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Air Pollutants Impact Immune Cells in Causing Cancer

Experts believe that findings from a new study may lead to new approaches for treating the initial lung changes that eventually progress to cancer.
Air Pollutants Impact Immune Cells in Causing Cancer

Image Courtesy: Wikipedia

Air pollutants have many forms. Apart from gaseous chemical components like carbon, nitrogen, sulphur, etc., some tiny powdery particles also contribute to air pollution. These inhalable fine particulate matters (FPM) that circulate in the air have already been recognised as carcinogens. These particulate matters are now considered a substantial threat to global health. Although their role in the genesis of cancer is widely acknowledged, the mechanism through which they develop the disease remains largely enigmatic.

In this context, it is worth mentioning that the highly complex cancer disease also involves cells from our immune system (our body's defence mechanism). Some immune cells play a crucial role in preventing cancer progression by destroying the cells where cancer has been initiated. Can the tiny particulate matter in polluted air play a role in subverting the protective functions of the immune cells?

Researchers have been intrigued by this aspect, and encouragingly, the latest research published in eLife has shed new light on it. Experts believe that the new findings may lead to new approaches for treating the initial lung changes that eventually progress to cancer.

Zhenzhen Wang of Nanjing University, China and the study's lead author, said, "Despite its potential to cause mutations, recent research suggests that FPM does not directly promote and may even inhibit the growth of lung cancer cells. This suggests that FPM might lead to cancer through indirect means that support tumour growth. For example, some studies suggest FPM can prevent immune cells from moving to where they are needed."

To explore the indirect way through which the FPMs can exert their impact on cancer progression, the researchers first collected samples of FPM from seven locations in China. The team then attempted to analyse their effects on a particular kind of immune cell called the cytotoxic T cells (CTL). The CTLs play a crucial role in defending the growth of tumours. The researchers first administered lung cancer cells in mice not exposed to FPM. In these mice, induced with lung cancer cells but unexposed to FPM, the important immune cells were recruited to the lung to destroy the tumour cells. On the other hand, the researchers conducted the same experiment with mice administered with lung cancer cells and exposed to FPMs. They found that in the second set of mice, the movement of CTLs was delayed, which concomitantly allowed the tumour cells to grow and establish in the lung tissue.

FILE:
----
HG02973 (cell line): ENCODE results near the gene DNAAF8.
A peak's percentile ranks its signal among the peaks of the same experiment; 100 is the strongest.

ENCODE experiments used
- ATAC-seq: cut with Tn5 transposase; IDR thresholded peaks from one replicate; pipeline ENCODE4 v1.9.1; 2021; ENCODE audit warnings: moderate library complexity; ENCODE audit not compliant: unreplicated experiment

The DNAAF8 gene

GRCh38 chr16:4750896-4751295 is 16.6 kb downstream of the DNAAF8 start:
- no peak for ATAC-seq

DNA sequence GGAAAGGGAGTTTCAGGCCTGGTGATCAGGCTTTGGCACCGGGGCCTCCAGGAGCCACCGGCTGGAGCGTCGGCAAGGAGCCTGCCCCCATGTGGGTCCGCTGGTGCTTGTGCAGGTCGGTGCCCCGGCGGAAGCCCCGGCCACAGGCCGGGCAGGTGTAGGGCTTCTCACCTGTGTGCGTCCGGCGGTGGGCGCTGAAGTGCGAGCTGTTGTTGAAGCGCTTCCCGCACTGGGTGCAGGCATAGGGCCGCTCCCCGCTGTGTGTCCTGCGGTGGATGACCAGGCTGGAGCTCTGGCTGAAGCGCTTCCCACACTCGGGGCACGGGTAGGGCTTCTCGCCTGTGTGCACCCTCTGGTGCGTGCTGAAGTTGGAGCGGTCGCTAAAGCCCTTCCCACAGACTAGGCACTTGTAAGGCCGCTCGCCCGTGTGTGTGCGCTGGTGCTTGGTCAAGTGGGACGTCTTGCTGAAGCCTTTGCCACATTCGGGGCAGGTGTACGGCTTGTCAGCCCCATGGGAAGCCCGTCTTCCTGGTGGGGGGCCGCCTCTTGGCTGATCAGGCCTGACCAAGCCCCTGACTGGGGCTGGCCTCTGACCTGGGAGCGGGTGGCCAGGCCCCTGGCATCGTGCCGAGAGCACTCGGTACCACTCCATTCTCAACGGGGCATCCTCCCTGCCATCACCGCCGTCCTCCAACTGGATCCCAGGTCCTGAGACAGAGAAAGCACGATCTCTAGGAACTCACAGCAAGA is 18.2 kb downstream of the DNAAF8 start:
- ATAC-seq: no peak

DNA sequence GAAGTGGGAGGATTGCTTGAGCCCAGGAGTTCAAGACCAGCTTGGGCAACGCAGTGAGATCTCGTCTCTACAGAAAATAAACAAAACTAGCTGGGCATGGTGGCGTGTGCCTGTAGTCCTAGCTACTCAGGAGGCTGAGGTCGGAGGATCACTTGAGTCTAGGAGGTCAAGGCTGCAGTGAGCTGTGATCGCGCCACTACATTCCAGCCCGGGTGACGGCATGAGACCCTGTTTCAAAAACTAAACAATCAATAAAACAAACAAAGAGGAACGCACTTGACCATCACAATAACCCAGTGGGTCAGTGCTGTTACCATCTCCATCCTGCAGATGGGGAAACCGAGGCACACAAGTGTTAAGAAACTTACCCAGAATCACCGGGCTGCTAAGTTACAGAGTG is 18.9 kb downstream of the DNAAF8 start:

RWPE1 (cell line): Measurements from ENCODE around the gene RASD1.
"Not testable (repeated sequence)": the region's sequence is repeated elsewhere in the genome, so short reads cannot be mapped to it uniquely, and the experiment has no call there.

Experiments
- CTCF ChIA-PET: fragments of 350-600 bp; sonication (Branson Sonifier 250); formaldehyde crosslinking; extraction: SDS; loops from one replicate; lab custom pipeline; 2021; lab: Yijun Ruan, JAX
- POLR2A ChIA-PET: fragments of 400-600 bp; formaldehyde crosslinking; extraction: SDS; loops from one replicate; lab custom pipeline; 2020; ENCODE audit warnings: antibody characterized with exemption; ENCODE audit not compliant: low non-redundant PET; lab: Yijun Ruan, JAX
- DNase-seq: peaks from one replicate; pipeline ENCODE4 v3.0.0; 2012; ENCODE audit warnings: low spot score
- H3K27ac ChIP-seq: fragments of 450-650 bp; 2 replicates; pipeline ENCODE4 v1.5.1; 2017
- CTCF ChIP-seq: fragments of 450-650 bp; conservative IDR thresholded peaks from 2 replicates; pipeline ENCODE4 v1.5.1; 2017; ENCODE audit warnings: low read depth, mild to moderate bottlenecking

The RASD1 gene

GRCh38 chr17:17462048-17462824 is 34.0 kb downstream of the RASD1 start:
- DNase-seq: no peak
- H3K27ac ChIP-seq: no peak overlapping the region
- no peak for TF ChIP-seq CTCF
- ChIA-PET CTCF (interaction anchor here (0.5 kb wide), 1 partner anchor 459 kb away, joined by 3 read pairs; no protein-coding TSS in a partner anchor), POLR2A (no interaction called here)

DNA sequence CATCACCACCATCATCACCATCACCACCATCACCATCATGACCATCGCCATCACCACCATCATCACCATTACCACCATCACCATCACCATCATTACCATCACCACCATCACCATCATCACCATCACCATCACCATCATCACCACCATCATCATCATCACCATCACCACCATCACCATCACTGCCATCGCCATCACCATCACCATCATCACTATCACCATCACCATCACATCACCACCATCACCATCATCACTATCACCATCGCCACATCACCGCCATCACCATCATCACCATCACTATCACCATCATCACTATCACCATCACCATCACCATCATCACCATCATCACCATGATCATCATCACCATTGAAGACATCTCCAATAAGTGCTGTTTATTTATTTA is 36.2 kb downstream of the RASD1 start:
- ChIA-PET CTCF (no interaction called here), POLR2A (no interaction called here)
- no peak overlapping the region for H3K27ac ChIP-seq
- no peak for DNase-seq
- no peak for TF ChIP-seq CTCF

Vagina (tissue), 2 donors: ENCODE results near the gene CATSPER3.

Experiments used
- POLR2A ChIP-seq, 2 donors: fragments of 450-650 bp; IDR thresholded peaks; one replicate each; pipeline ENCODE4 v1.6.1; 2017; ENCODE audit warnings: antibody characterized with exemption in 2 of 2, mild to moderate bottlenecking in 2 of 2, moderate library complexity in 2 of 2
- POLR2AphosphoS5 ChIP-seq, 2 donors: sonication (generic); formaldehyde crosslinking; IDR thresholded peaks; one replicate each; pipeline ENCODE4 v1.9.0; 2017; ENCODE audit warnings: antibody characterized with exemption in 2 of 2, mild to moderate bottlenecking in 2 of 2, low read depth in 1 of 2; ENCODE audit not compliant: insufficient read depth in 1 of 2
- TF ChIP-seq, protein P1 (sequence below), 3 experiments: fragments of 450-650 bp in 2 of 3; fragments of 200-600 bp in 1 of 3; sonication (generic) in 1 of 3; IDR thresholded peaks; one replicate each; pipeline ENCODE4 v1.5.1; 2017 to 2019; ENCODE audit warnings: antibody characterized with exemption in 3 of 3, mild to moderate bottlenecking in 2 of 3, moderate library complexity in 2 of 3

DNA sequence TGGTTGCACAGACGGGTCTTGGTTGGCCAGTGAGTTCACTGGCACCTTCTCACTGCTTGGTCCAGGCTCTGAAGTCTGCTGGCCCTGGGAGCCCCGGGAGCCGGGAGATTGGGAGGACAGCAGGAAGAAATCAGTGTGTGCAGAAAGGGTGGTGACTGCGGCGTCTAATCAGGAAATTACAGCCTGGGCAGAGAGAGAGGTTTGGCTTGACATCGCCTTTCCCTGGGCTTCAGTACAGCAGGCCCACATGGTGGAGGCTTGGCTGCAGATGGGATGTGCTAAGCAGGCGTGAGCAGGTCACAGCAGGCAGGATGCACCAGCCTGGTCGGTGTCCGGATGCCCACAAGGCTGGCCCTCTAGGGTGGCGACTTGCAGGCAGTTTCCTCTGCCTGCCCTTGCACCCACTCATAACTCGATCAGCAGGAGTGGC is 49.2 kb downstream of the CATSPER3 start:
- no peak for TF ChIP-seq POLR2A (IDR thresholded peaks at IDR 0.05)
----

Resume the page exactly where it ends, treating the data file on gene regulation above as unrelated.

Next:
The team then proceeded to decipher how and why the CTLs did not enter the lungs of those exposed to FPM. The team studied both the CTLs and the lung tissue structure. Their experiments revealed that the CTLs exposed to FPM still retained the ability to migrate, but there appeared a change in the lung tissue. The FPM exposed lung tissues got dramatically compressed up to the level where the space between the lung tissue and the space where CTLs move became congested. In addition, the researchers found that there was a high level of collagen. Collagen is a protein that provides biomechanical support for both tissues and cells. The lung tissues of the mice exposed to FPMs, due to the constriction had a significant effect on the movement of the CTLs. The CTLs struggled to move into the FPM exposed lung tissues where tumour formation had started.

They further analysed the lung tissues and found that they showed structural changes because of an increase in a particular type of collagen known as collagen IV. However, the team could not find any clue how FPM triggered this. Nevertheless, they found another hint. The enzymes, known as peroxidasin, make the collagen drive a specific type of situation, leading to the collagen formation becoming absurd.

"The most surprising find was the mechanism by which this process occurred. The peroxidasin enzyme stuck to the FPM in the lung, which increased its activity. This means that wherever FPM lands in the lung, increased peroxidasin activity leads to structural changes in the lung tissue that can keep immune cells out and away from growing tumour cells," explains Wang.

Lei Dong, a professor at Nanjing University and a co-author of the study, said, "Our study reveals a completely new mechanism by which inhaled fine particles promote lung tumour development. We provide direct evidence that proteins that stick to fine particulate matter can cause a significant and adverse effect, giving rise to pathogenic activity. Our discovery that peroxidasin is the mediator of this effect in lung tissue identifies it as a specific and unexpected target for preventing lung disease caused by air pollution."

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